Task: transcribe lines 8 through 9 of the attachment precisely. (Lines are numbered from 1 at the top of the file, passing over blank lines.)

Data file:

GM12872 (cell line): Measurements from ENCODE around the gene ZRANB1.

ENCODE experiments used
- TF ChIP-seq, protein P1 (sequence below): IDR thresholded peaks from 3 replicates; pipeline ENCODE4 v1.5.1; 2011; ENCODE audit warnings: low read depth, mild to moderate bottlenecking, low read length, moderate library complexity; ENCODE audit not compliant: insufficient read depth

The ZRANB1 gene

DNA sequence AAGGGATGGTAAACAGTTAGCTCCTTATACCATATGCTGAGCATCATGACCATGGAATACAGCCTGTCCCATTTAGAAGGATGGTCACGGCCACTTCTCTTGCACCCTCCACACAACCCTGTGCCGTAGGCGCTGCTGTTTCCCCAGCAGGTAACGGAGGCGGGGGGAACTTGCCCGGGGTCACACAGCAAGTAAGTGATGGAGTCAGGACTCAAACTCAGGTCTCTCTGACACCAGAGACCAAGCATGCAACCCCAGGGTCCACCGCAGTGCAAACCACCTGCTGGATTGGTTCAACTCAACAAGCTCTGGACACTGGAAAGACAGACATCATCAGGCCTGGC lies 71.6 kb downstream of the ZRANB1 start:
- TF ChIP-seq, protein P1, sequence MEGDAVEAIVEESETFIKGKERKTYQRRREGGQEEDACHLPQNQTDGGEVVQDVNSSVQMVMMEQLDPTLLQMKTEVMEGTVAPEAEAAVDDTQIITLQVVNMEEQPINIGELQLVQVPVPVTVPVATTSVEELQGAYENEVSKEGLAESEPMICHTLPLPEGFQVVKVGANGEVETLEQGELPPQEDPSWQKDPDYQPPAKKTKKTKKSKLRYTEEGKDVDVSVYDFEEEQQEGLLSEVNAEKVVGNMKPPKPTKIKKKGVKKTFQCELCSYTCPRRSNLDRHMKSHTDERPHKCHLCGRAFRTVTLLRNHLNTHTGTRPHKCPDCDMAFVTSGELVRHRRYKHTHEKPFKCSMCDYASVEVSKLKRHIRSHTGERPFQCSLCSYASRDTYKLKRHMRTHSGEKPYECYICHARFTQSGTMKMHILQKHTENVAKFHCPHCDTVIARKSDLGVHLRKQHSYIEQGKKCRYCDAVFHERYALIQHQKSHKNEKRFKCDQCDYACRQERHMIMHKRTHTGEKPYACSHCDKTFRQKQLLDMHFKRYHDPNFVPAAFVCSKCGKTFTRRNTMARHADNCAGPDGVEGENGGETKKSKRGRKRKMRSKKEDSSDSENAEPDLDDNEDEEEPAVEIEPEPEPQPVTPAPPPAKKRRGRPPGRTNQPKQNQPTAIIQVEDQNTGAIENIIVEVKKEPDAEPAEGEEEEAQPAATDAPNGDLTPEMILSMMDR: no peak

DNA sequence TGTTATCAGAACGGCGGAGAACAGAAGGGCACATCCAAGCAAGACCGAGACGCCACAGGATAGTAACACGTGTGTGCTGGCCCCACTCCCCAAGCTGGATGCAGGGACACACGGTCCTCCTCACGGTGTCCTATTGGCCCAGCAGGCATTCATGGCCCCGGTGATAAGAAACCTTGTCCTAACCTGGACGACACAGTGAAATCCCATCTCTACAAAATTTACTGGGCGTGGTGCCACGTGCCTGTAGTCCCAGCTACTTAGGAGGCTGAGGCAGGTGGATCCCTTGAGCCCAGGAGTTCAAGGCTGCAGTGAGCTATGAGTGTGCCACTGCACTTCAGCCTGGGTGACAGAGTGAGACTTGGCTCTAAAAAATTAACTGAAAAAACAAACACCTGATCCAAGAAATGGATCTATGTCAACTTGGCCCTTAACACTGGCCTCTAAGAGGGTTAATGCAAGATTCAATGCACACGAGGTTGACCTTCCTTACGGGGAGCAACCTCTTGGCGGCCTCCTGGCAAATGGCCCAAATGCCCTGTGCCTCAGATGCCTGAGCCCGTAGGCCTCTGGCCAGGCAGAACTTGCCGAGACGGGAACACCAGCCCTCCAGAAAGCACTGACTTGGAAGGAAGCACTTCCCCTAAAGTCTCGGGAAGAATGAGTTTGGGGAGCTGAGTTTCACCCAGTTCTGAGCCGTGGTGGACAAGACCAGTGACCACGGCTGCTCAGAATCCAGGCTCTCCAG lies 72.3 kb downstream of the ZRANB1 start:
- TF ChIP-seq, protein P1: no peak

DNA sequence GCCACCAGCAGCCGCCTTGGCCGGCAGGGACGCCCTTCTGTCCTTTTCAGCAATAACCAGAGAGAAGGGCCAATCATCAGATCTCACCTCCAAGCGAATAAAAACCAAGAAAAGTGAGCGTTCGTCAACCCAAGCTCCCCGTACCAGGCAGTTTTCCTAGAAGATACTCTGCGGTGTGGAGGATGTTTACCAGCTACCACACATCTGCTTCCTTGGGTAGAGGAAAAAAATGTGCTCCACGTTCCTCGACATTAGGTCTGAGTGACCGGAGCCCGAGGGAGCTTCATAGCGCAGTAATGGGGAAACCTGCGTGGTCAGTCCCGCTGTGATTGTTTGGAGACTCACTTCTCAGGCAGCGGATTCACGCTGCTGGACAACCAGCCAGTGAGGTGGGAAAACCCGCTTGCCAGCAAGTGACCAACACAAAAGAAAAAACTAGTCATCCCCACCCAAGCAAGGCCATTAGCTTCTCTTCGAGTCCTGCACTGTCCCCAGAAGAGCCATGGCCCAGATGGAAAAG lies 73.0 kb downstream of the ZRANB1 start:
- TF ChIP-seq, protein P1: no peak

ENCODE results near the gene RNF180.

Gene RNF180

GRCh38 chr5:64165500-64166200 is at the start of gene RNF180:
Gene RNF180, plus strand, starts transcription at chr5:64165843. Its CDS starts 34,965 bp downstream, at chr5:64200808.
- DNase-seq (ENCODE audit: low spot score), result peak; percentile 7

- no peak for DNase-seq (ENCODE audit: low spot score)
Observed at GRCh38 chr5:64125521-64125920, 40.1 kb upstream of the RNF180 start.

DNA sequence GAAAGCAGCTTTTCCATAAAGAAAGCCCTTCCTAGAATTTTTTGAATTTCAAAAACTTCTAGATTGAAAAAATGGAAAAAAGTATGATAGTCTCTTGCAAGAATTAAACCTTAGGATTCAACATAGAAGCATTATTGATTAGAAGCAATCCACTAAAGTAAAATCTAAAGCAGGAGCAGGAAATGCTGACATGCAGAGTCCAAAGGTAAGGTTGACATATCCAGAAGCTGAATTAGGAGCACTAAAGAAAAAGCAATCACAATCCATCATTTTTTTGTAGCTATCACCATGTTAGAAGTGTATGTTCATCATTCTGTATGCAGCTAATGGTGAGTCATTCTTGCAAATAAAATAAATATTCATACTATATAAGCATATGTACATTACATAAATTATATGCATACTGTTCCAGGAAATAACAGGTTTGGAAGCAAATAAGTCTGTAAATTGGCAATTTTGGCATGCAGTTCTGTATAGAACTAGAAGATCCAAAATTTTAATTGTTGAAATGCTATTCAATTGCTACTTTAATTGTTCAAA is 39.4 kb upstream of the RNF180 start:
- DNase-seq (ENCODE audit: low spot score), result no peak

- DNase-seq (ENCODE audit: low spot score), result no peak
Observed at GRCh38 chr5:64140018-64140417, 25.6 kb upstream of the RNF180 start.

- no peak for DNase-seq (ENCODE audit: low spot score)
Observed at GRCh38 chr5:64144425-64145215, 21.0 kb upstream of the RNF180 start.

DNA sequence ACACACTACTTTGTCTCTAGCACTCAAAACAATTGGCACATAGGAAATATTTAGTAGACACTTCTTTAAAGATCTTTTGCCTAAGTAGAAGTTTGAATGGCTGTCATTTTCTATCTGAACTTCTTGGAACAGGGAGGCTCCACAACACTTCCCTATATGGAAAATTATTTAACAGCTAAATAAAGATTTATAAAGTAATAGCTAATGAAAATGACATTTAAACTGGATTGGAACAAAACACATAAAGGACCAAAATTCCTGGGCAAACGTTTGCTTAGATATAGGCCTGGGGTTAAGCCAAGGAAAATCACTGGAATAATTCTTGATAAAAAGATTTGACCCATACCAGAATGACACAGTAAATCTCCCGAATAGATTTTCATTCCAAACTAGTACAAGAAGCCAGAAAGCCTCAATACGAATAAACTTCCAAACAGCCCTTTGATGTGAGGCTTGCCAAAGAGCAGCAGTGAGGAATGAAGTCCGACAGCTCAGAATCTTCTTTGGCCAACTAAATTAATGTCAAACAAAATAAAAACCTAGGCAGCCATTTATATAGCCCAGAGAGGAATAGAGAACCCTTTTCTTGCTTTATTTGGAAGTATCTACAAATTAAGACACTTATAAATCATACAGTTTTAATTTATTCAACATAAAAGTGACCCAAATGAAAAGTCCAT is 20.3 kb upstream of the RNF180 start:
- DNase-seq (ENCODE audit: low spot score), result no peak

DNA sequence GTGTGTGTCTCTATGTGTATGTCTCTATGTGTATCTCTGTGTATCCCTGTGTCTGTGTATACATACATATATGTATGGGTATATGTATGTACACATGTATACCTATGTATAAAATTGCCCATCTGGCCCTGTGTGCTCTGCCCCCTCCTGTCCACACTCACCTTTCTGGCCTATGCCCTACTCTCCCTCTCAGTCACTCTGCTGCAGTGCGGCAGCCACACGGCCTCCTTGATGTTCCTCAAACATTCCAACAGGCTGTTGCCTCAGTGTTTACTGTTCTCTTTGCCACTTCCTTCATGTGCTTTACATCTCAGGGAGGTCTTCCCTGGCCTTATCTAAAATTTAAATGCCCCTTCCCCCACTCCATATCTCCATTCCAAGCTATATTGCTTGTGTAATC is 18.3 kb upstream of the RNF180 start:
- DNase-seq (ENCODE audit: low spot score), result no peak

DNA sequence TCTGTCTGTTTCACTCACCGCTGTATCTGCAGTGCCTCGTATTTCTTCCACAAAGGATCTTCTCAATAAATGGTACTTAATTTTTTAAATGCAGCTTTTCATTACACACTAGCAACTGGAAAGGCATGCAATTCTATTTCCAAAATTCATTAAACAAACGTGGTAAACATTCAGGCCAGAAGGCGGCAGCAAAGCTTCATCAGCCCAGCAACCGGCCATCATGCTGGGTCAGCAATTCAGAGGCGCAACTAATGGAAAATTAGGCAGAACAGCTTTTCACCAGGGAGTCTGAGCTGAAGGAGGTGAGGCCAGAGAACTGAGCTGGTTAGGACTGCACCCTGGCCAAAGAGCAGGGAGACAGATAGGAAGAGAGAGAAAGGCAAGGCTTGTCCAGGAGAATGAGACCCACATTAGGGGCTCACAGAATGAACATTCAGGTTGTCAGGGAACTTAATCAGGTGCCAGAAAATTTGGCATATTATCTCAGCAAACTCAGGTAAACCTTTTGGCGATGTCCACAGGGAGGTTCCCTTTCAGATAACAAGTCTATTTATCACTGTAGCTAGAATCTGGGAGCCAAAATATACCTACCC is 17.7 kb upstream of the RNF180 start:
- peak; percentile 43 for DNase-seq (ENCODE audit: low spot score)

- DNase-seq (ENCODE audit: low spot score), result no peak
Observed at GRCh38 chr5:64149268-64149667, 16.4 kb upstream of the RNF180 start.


- TF ChIP-seq, protein P1: no peak

DNA sequence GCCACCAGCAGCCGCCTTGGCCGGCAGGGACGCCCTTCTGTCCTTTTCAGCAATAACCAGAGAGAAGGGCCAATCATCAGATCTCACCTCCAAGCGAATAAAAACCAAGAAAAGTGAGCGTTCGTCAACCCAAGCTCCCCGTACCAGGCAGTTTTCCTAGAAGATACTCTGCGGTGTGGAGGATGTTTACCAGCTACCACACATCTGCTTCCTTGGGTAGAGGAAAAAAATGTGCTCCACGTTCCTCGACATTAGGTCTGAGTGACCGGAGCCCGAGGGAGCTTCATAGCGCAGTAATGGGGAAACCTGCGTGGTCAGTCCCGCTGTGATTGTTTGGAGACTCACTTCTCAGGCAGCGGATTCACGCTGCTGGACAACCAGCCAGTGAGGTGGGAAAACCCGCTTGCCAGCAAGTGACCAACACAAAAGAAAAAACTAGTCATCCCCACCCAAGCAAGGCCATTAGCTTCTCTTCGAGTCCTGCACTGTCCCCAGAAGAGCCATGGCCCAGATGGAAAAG lies 73.0 kb downstream of the ZRANB1 start: